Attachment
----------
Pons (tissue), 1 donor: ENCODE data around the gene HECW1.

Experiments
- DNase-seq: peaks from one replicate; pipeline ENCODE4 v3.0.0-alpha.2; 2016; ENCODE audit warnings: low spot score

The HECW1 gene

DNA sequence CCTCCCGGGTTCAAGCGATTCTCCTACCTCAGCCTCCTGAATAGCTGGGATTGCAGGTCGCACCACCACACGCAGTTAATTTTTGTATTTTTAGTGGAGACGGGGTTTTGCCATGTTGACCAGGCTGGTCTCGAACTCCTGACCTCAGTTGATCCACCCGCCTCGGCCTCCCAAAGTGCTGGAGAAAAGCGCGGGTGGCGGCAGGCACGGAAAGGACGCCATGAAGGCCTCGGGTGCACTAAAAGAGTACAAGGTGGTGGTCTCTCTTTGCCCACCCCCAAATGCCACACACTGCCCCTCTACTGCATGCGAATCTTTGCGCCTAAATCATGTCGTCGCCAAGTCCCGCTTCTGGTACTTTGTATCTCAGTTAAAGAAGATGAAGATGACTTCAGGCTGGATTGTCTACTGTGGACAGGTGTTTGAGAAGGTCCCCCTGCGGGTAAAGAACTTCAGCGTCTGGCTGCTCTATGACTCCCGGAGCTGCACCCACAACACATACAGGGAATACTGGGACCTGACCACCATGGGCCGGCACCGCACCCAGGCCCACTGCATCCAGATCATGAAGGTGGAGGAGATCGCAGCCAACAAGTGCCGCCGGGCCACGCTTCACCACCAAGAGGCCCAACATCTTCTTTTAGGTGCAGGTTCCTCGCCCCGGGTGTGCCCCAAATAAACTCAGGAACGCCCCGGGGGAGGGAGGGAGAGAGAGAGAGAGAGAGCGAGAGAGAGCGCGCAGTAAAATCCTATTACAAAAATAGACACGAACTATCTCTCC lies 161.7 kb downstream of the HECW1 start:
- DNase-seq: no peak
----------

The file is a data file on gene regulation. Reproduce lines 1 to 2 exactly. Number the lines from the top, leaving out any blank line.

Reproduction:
Pons (tissue), 1 donor: ENCODE data around the gene HECW1.

Experiments